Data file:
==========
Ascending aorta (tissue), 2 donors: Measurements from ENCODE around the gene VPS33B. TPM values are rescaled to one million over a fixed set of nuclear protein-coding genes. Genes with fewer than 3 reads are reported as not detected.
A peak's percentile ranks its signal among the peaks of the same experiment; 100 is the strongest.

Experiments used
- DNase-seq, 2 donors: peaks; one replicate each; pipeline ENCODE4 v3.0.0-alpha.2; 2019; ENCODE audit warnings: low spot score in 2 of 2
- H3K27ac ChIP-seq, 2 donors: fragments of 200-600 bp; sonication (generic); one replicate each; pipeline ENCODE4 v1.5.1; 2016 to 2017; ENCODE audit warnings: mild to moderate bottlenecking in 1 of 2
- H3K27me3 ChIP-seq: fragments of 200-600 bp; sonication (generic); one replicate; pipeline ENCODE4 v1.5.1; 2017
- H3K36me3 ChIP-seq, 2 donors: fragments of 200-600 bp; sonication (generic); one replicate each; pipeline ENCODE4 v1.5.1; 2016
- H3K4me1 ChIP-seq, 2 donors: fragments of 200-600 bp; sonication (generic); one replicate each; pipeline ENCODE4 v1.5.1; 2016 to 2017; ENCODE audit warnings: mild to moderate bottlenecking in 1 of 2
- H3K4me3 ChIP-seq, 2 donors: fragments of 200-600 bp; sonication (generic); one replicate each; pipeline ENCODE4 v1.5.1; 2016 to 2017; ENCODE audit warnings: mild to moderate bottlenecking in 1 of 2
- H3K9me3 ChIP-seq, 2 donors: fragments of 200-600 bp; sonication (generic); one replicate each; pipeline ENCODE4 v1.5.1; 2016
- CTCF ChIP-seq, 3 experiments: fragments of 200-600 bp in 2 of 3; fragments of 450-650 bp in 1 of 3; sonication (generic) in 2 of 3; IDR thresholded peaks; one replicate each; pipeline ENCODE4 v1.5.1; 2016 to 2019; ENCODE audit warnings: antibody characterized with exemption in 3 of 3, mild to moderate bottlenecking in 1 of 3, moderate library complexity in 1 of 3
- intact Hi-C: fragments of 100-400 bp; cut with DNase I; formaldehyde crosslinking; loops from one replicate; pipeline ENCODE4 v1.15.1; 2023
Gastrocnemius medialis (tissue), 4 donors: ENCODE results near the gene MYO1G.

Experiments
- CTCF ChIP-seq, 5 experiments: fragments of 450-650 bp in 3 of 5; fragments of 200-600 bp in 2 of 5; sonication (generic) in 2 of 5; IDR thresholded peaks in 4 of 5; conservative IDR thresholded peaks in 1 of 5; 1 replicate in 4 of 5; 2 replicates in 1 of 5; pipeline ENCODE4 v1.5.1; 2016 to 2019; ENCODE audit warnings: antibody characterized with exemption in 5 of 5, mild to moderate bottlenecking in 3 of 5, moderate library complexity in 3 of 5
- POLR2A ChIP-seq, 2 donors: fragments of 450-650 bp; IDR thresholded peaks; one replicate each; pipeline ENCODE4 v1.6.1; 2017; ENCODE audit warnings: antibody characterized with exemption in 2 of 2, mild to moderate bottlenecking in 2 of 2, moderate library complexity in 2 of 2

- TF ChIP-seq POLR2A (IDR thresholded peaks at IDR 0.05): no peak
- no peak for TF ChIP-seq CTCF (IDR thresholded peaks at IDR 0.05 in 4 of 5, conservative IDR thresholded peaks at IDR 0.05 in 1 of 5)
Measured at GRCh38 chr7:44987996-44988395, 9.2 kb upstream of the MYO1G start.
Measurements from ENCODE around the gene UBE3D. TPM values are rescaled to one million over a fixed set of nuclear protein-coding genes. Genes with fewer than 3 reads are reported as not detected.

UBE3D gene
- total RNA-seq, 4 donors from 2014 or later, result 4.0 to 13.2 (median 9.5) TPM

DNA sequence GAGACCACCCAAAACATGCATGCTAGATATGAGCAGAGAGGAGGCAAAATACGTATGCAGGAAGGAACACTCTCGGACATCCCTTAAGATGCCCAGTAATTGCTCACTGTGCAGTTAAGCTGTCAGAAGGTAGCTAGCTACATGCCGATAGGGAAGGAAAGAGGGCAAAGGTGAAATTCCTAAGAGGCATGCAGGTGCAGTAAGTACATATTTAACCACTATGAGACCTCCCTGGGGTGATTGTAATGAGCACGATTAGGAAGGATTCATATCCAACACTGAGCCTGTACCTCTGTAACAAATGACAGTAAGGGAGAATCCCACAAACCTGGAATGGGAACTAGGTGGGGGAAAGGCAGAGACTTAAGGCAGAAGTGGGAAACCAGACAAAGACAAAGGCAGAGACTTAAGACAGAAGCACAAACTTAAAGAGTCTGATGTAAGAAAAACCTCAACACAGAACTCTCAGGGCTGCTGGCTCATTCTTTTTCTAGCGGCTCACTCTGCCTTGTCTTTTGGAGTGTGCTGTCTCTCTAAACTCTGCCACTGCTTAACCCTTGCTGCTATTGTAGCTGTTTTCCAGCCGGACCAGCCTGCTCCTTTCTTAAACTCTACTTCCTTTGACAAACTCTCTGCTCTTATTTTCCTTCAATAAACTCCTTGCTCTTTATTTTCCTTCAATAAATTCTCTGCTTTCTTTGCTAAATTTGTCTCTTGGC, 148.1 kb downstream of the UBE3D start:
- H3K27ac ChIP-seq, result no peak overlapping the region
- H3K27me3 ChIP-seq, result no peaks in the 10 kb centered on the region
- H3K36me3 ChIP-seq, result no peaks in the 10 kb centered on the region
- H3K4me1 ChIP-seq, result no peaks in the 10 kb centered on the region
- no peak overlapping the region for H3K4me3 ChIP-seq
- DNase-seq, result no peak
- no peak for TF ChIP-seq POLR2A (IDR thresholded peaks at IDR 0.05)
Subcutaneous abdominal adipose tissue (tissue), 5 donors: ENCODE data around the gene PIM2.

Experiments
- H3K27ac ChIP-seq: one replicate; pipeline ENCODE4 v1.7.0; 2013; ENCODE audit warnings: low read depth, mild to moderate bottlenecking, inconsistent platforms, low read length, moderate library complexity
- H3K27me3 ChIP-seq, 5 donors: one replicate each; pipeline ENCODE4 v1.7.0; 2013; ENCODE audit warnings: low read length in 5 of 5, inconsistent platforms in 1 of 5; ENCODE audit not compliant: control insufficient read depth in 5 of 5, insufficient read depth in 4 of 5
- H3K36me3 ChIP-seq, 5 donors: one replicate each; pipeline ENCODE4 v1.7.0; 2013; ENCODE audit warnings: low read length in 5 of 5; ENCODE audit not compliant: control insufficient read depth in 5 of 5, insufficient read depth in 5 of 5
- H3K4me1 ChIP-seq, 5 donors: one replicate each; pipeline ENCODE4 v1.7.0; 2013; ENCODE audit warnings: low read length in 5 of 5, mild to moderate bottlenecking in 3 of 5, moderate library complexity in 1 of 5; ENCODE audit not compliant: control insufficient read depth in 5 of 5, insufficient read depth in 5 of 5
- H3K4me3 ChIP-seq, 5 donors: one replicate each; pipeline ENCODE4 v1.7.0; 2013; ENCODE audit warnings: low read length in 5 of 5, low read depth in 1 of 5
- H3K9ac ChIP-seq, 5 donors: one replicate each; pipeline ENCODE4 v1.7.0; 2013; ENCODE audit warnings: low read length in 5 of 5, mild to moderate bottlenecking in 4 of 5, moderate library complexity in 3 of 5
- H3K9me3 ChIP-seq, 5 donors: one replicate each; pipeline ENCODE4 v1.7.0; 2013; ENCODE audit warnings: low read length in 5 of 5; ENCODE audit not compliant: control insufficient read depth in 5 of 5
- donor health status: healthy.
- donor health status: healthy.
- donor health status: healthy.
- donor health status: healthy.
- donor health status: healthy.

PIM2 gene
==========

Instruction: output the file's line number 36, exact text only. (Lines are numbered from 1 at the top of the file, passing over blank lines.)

- H3K4me1 ChIP-seq, 5 donors: one replicate each; pipeline ENCODE4 v1.7.0; 2013; ENCODE audit warnings: low read length in 5 of 5, mild to moderate bottlenecking in 3 of 5, moderate library complexity in 1 of 5; ENCODE audit not compliant: control insufficient read depth in 5 of 5, insufficient read depth in 5 of 5